“The fire is now raging, and it is going to keep on burning until something quite fundamental changes.” Gabriel Gatehouse joins New Lines magazine’s Faisal Al Yafai to talk about how online conspiracy theories like QAnon are tearing society apart.
A Pilot’s Explorations of the World’s Cities — with Mark Vanhoenacker
In this conversation, Mark Vanhoenacker, a commercial airline pilot, writer and author, talks about his unique experiences in different cities, the nuances of traveling as an ordinary traveler or as a job and the effect his career has had on his perception of home.
Turkey After a Cataclysmic Earthquake — with Soli Ozel
Grim news continues pouring in after the cataclysmic earthquakes in Turkey and Syria. Turkish academic Soli Ozel joined Riada Asimovic Akyol in a conversation about grief, accumulated traumas, and multitude of future challenges in a republic marking its centennial in 2023.
Ukraine’s Long War — with Olesya Khromeychuk
“It was just a matter of time.” Olesya Khromeychuk joins New Lines magazine’s Amie Ferris-Rotman to look back at the year since the Russian invasion of Ukraine, and the long, painful history that led to it.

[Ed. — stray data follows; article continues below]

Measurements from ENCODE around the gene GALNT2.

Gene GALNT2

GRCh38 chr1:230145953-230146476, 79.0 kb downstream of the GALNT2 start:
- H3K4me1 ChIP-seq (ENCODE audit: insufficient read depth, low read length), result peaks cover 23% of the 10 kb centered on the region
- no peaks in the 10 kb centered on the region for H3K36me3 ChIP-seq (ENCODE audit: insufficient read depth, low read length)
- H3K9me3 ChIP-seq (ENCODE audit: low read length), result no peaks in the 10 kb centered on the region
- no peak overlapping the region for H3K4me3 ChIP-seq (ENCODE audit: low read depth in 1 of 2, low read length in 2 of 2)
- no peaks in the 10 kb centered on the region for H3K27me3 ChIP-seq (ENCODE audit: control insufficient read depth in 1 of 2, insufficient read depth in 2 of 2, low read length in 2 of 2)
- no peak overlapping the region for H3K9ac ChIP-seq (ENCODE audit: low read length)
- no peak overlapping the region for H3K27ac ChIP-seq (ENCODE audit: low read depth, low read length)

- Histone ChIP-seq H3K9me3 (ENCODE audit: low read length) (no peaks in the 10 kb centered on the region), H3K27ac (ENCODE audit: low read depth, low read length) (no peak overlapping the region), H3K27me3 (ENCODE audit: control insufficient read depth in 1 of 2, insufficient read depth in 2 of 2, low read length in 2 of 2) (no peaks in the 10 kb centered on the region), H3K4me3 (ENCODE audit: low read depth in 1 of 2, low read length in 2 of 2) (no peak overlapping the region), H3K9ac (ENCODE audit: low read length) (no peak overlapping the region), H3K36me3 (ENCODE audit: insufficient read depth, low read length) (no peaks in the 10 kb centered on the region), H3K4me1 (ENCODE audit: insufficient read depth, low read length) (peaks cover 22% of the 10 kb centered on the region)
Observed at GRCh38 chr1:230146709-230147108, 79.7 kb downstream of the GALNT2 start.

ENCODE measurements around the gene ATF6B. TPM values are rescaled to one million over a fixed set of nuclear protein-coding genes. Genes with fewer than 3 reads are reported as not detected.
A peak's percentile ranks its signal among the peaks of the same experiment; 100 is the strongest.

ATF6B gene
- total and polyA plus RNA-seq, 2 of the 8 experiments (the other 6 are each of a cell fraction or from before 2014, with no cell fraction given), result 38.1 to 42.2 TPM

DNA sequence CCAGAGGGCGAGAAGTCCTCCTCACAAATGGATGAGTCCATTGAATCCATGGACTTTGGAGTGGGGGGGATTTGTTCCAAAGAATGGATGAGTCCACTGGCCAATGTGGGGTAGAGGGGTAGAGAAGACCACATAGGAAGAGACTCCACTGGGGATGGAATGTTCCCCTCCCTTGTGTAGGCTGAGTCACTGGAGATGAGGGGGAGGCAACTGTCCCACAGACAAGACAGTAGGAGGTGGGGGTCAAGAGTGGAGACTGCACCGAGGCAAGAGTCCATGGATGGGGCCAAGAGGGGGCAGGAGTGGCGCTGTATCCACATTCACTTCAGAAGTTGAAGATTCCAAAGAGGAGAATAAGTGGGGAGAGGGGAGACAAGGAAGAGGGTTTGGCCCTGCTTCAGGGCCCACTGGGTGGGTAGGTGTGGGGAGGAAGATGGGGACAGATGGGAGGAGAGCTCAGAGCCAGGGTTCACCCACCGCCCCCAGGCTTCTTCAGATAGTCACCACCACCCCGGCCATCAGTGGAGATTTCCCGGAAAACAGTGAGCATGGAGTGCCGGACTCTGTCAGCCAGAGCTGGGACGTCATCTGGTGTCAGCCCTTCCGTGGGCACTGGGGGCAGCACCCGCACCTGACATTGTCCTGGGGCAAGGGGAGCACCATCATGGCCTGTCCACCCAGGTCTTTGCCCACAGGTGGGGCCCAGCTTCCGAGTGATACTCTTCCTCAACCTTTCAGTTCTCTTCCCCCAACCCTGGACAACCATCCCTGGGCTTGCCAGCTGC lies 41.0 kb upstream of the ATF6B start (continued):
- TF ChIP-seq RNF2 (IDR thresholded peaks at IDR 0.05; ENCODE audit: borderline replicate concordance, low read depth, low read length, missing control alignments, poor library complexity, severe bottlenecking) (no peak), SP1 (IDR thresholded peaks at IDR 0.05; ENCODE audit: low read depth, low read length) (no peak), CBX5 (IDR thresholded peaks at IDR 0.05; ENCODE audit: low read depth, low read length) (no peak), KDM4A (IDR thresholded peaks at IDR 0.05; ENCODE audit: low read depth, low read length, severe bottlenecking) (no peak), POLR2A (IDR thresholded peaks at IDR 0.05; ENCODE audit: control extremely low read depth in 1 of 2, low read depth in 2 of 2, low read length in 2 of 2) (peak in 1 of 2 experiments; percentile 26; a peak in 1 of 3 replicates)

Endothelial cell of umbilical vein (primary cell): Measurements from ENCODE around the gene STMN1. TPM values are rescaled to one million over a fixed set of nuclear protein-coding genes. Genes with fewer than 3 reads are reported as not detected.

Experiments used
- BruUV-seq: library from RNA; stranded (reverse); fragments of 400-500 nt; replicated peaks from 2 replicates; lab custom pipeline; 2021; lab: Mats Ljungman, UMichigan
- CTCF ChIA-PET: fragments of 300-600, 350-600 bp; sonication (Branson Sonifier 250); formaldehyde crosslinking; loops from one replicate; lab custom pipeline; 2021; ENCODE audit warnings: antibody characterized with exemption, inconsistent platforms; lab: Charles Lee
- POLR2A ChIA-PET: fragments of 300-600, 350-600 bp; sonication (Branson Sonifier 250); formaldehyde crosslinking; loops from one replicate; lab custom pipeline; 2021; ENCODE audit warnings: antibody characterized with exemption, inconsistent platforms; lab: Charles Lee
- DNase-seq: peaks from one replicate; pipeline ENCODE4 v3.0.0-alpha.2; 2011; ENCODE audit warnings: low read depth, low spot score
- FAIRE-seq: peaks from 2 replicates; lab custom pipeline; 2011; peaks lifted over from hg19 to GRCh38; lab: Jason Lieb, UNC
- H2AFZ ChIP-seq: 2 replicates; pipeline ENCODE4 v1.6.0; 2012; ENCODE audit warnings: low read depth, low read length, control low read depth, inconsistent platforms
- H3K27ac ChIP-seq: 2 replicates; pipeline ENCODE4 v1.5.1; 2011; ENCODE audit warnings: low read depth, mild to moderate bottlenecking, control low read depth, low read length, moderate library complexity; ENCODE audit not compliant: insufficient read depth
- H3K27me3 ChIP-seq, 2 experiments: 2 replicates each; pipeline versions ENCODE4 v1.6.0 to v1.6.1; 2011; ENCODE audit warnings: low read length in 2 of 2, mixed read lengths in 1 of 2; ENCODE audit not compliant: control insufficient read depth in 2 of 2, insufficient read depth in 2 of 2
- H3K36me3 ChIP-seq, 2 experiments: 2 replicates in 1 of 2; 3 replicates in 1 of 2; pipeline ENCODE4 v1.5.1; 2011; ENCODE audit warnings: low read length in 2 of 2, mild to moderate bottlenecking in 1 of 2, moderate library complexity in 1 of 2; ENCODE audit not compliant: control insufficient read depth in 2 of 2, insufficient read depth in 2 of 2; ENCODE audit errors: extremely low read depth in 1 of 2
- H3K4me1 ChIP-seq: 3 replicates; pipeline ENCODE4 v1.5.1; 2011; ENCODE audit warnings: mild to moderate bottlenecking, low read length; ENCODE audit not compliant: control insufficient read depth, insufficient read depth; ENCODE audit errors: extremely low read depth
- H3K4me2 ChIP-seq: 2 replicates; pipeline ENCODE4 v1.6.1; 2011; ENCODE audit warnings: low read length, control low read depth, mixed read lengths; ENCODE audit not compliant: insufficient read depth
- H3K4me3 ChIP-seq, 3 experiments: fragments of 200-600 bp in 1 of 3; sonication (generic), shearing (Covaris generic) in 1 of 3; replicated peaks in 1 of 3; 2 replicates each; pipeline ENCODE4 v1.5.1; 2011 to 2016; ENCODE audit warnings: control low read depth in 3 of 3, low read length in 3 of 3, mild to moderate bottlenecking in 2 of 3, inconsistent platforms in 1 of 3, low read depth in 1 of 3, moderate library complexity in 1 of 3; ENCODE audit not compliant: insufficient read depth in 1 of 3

Reflections on Contemporary Hong Kong — with Karen Cheung
Karen Cheung, a writer and journalist from Hong Kong, is the author of “The Impossible City: A Hong Kong Memoir.” She joined Riada Asimovic Akyol in a conversation about politics, culture and belonging in contemporary Hong Kong.
The Many Worlds of Indian Cinema — with Anupama Chopra
Journalist and film critic Anupama Chopra joins New Lines magazine’s Surbhi Gupta for a wide-ranging conversation about the trends, the stars and the politics of India’s many film industries.
‘Hysterical’ Women — with Elissa Bassist